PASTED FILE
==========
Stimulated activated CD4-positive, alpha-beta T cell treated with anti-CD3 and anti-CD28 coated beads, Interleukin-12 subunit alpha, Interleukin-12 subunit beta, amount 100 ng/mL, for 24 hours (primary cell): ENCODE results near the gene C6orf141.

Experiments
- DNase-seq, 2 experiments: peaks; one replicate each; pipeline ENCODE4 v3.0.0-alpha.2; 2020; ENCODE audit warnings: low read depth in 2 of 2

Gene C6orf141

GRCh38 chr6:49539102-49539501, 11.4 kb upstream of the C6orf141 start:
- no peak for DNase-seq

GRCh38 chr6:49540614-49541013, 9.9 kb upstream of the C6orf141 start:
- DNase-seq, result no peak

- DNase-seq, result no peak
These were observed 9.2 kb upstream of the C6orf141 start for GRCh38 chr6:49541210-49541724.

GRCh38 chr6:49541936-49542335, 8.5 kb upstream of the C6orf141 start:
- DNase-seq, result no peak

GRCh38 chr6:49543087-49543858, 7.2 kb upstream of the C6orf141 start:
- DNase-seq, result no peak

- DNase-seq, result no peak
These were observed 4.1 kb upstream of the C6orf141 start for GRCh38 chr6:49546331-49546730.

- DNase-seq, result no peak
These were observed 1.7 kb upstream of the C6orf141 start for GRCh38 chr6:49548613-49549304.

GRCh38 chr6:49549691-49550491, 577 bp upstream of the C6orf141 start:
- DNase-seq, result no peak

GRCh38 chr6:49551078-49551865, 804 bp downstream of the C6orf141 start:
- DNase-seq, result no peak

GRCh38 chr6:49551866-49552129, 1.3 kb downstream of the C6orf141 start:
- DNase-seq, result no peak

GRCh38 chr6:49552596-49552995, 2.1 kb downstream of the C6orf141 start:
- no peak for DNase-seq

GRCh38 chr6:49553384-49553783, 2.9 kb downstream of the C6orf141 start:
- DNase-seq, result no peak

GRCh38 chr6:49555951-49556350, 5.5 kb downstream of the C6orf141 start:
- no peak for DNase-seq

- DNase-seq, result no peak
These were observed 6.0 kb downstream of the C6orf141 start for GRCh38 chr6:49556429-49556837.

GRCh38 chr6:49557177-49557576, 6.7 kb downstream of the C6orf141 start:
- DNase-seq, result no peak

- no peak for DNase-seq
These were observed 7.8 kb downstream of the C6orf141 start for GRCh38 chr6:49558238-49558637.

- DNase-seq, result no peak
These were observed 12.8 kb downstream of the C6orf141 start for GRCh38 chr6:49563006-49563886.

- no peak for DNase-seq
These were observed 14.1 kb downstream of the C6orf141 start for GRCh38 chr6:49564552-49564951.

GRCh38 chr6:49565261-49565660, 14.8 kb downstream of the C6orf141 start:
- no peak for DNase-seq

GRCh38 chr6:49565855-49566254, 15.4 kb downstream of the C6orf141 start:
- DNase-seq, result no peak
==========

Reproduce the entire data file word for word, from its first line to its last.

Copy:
Stimulated activated CD4-positive, alpha-beta T cell treated with anti-CD3 and anti-CD28 coated beads, Interleukin-12 subunit alpha, Interleukin-12 subunit beta, amount 100 ng/mL, for 24 hours (primary cell): ENCODE results near the gene C6orf141.

Experiments
- DNase-seq, 2 experiments: peaks; one replicate each; pipeline ENCODE4 v3.0.0-alpha.2; 2020; ENCODE audit warnings: low read depth in 2 of 2

Gene C6orf141

GRCh38 chr6:49539102-49539501, 11.4 kb upstream of the C6orf141 start:
- no peak for DNase-seq

GRCh38 chr6:49540614-49541013, 9.9 kb upstream of the C6orf141 start:
- DNase-seq, result no peak

- DNase-seq, result no peak
These were observed 9.2 kb upstream of the C6orf141 start for GRCh38 chr6:49541210-49541724.

GRCh38 chr6:49541936-49542335, 8.5 kb upstream of the C6orf141 start:
- DNase-seq, result no peak

GRCh38 chr6:49543087-49543858, 7.2 kb upstream of the C6orf141 start:
- DNase-seq, result no peak

- DNase-seq, result no peak
These were observed 4.1 kb upstream of the C6orf141 start for GRCh38 chr6:49546331-49546730.

- DNase-seq, result no peak
These were observed 1.7 kb upstream of the C6orf141 start for GRCh38 chr6:49548613-49549304.

GRCh38 chr6:49549691-49550491, 577 bp upstream of the C6orf141 start:
- DNase-seq, result no peak

GRCh38 chr6:49551078-49551865, 804 bp downstream of the C6orf141 start:
- DNase-seq, result no peak

GRCh38 chr6:49551866-49552129, 1.3 kb downstream of the C6orf141 start:
- DNase-seq, result no peak

GRCh38 chr6:49552596-49552995, 2.1 kb downstream of the C6orf141 start:
- no peak for DNase-seq

GRCh38 chr6:49553384-49553783, 2.9 kb downstream of the C6orf141 start:
- DNase-seq, result no peak

GRCh38 chr6:49555951-49556350, 5.5 kb downstream of the C6orf141 start:
- no peak for DNase-seq

- DNase-seq, result no peak
These were observed 6.0 kb downstream of the C6orf141 start for GRCh38 chr6:49556429-49556837.

GRCh38 chr6:49557177-49557576, 6.7 kb downstream of the C6orf141 start:
- DNase-seq, result no peak

- no peak for DNase-seq
These were observed 7.8 kb downstream of the C6orf141 start for GRCh38 chr6:49558238-49558637.

- DNase-seq, result no peak
These were observed 12.8 kb downstream of the C6orf141 start for GRCh38 chr6:49563006-49563886.

- no peak for DNase-seq
These were observed 14.1 kb downstream of the C6orf141 start for GRCh38 chr6:49564552-49564951.

GRCh38 chr6:49565261-49565660, 14.8 kb downstream of the C6orf141 start:
- no peak for DNase-seq

GRCh38 chr6:49565855-49566254, 15.4 kb downstream of the C6orf141 start:
- DNase-seq, result no peak